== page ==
Yesterday, I devoted quite a few pixels here to a wonderfully visual treatment of a big story in the Green Bay Press-Gazette, looking at land ownership near Lambeau Field, the home of the Packers:

The designer of that page, Eric Ebert, also designed part two of that three-part series. Which was displayed on today’s front page. But in a somewhat unusual configuration:

It’s easy to see why Eric played it that way — the lead visual was a panoramic view of the Lambeau area, made of 22 separate exposures by staff photographer Corey Wilson (find a scrollable version online here). Across “only” six columns, the photo would have been tiny.

And for those of you who don’t want to turn your head sideways, here’s just the centerpiece. Click for a larger view:

Eric took some time to answer a few questions for us:

Q. So what was behind the reason for turning today’s page sideways?

A. I had originally asked our photo staff to shoot a panoramic shot of the Lambeau Field area for our Monday coverage. Turns out, that panoramic had to be extremely wide and narrow to accommodate all of the land around the stadium. In order for me to maximize the image — and even get an inch of depth for it — I had to run the photo lengthwise down the page. Thanks to your blog post and our colleagues in Fond du Lac, Wis., I had seen this type of treatment before.

Here’s the Fond du Lac page, which I posted back in March:

Q. Normally, I’d advise folks to be aware of the above-the-fold visual. This page pretty much discards that principle. Do you expect to take a single-copy hit as a result?

A. While I know that above-the-fold visuals are important, I dont’ expect today’s paper to take a dive in sales. Personally, I feel that the sideways elements are going to make more people do a double-take as they’re walking by our machines.

Q. How difficult was it to sell this idea to the editors?

A. The biggest push back I got from editors revolved around the the above-the-fold visuals. My original design had the CP on the left side of the page and rotated 180 degrees. My editor didn’t like the fact that this put Lambeau below the fold and only made the second half of the headline visible. After a few tries, we finally came up with the layout on today’s cover. In any case, I knew that with a design like this it was either go big or go home.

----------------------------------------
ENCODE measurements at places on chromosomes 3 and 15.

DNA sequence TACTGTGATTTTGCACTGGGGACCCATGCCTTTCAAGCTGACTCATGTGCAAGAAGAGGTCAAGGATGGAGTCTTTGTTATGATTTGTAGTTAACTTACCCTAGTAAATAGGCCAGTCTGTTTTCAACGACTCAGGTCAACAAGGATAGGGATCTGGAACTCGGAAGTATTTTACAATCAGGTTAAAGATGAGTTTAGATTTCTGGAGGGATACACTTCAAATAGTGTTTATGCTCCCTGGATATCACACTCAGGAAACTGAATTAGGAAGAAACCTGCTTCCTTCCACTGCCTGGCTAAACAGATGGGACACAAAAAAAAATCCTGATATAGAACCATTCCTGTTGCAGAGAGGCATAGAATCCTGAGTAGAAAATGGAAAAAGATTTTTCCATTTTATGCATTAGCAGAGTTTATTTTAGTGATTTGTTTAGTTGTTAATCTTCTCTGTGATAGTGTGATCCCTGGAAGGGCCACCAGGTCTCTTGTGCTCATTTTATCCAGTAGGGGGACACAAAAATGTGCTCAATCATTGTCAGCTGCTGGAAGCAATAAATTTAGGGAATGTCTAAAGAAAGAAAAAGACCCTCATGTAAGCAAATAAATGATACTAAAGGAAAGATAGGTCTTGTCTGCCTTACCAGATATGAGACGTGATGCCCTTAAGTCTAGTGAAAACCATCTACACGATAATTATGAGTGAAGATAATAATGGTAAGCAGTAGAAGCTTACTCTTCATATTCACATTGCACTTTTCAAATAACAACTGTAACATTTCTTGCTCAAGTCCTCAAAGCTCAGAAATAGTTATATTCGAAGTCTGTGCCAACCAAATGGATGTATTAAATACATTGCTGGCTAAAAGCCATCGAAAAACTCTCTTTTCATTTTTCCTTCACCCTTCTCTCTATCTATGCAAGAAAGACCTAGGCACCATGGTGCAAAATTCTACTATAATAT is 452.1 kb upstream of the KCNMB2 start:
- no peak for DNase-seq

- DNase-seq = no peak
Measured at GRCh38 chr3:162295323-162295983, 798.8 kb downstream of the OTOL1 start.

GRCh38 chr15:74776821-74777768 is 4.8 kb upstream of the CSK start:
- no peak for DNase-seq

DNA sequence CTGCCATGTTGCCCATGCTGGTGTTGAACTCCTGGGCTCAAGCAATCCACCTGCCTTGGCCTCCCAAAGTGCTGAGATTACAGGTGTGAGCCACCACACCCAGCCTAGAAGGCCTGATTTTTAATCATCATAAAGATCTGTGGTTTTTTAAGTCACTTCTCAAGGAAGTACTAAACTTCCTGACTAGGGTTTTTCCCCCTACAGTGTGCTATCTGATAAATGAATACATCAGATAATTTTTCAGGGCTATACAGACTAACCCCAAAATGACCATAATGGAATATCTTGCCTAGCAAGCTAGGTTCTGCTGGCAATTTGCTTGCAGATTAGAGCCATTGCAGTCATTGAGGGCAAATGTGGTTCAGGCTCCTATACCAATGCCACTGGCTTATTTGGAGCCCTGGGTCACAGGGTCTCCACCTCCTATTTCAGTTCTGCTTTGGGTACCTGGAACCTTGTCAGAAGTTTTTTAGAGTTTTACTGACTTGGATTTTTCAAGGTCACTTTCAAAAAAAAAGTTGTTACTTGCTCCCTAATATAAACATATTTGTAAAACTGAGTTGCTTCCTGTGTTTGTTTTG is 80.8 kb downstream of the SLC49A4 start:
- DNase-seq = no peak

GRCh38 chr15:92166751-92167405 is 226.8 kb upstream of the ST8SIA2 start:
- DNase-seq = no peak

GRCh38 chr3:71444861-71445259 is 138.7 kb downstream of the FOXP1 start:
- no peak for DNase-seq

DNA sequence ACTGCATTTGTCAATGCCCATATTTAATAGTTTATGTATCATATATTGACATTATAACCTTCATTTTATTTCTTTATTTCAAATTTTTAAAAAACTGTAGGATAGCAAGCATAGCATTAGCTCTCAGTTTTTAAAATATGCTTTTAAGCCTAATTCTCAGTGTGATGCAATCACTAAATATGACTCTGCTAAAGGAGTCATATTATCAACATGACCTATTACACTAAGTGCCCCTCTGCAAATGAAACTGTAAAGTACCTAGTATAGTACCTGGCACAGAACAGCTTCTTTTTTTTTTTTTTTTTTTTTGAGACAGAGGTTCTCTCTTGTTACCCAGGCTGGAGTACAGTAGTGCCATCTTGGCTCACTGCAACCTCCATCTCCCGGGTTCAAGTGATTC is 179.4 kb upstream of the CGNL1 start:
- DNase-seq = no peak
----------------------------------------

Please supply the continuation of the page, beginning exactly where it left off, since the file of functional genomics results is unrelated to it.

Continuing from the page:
Eric Ebert

Q. What has been the response so far from readers? Did the phone ring off the hook? Or were they OK with it?

A. I just talked to my editor about feedback from readers and he said he hasn’t heard a word. Not sure if that’s a good thing, but it certainly isn’t bad.

Q. On Day One of this series, you ran a gorgeous half-page aerial and a doubletruck map. On Day Two, you ran a sideways panoramic shot. What are you planning for Tuesday’s front?

A. Luckily for me the third part in this series isn’t running until Sunday, so I have some time to plan my next cover. It’s going to be really hard to top Sunday’s huge art and Monday’s unique visual display. Guess you’ll just have to wait and see.

Eric is a 2006 graduate of the University of Wisconsin at River Falls. He spent a year as a reporter for the West Central Tribune of Willmar, Minn., before moving to the Press-Gazette in 2007 as a copy editor. He was promoted to his current position in 2009.

Find his blog here and his online portfolio here.